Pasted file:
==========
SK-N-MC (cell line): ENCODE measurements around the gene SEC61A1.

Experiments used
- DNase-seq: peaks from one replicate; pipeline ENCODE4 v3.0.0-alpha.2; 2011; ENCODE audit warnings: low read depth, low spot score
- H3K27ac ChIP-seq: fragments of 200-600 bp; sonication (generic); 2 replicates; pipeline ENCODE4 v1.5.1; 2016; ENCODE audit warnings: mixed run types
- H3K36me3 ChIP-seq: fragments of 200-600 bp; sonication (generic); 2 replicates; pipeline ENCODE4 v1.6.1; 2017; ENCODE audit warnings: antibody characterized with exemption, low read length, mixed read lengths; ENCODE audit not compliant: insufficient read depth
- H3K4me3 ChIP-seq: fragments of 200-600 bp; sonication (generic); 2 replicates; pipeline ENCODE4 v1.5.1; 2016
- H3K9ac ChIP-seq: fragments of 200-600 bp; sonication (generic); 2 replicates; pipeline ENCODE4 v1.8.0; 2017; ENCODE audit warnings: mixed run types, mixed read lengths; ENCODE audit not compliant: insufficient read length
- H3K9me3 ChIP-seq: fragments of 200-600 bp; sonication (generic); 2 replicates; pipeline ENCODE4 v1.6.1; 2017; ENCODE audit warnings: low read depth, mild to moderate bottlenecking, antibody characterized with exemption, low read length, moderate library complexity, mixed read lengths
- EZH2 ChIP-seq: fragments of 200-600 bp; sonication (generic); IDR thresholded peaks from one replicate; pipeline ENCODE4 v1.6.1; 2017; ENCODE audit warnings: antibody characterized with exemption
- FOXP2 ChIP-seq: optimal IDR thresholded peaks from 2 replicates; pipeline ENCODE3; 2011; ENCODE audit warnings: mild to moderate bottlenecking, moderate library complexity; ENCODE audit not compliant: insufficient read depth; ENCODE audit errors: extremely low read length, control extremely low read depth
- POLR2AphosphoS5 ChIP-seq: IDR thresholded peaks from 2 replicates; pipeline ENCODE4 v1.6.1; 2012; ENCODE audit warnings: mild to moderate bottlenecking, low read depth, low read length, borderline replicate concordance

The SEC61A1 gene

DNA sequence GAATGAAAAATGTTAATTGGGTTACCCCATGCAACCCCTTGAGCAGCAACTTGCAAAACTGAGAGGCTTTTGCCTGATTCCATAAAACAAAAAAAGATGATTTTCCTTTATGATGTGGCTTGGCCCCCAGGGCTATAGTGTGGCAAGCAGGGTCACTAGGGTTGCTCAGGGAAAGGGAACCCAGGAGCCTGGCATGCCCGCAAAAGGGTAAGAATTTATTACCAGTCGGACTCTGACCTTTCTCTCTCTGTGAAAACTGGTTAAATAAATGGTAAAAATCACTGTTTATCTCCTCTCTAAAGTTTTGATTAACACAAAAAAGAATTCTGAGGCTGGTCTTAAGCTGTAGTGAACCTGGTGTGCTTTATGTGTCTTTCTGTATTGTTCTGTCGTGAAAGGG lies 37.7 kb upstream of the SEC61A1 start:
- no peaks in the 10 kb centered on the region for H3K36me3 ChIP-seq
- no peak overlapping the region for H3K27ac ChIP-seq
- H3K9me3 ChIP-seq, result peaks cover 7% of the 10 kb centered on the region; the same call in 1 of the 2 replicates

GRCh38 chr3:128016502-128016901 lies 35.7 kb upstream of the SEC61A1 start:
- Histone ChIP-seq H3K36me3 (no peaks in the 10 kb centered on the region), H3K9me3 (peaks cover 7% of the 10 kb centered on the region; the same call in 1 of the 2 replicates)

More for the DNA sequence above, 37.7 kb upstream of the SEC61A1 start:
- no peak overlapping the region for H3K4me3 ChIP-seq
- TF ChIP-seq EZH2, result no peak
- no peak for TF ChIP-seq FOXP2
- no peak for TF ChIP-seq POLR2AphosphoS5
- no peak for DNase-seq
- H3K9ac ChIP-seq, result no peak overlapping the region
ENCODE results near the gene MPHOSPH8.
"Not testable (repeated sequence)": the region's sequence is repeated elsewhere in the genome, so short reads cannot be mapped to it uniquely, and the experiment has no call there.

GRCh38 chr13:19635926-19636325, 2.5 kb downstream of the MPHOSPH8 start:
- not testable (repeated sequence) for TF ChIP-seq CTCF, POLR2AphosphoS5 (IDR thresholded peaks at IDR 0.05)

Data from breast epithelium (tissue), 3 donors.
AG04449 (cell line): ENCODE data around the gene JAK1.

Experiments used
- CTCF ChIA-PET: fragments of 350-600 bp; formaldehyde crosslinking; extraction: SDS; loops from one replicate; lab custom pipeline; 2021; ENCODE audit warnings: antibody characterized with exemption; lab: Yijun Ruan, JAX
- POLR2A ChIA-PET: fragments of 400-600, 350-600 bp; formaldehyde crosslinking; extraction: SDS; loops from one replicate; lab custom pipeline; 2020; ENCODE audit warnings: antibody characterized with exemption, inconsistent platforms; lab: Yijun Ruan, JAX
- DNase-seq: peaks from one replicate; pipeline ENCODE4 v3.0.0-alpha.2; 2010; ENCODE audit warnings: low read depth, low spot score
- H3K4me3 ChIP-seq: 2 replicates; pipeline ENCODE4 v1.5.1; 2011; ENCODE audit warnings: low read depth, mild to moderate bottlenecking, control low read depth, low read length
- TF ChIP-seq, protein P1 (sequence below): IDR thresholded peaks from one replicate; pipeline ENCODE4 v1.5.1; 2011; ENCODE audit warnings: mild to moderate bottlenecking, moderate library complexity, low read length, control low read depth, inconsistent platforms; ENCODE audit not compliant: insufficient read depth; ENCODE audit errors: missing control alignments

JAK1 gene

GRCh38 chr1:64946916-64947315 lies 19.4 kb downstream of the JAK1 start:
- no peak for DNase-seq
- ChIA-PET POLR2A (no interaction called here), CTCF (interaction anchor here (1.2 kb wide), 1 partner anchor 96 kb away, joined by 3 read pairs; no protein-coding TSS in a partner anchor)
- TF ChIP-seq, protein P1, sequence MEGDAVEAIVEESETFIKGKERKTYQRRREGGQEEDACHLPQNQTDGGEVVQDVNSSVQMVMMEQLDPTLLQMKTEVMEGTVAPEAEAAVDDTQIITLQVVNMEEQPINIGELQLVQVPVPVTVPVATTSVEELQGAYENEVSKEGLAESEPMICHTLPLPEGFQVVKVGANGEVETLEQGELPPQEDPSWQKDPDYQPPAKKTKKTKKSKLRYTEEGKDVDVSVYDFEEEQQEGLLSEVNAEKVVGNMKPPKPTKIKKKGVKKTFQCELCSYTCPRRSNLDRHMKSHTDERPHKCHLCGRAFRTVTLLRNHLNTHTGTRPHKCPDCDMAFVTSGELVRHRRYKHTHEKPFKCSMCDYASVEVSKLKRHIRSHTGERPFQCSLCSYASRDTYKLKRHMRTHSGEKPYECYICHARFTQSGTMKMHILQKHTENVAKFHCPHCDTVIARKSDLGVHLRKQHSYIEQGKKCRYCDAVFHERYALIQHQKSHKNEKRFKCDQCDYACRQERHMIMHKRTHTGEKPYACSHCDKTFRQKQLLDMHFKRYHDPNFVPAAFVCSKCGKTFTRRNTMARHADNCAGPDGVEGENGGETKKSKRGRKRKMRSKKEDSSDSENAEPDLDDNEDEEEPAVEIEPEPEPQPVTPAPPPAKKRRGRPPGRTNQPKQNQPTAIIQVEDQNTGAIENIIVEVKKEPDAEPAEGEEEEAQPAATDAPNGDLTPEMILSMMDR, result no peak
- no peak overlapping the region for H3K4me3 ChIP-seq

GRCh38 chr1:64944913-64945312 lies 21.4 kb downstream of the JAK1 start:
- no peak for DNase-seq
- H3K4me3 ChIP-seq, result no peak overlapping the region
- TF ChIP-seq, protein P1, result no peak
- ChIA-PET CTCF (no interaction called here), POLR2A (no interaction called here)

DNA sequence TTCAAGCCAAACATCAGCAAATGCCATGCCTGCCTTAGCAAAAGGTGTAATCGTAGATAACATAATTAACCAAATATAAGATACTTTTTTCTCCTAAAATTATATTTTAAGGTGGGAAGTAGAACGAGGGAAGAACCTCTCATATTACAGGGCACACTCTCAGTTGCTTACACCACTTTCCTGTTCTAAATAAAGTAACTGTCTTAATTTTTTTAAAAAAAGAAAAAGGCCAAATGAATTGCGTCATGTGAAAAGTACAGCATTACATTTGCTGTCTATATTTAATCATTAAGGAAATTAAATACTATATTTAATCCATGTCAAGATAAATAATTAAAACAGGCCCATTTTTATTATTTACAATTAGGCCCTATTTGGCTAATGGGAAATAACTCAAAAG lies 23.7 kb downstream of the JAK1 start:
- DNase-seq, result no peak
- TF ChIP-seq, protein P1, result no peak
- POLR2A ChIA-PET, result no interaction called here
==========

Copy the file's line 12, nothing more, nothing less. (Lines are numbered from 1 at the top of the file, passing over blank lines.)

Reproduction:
The SEC61A1 gene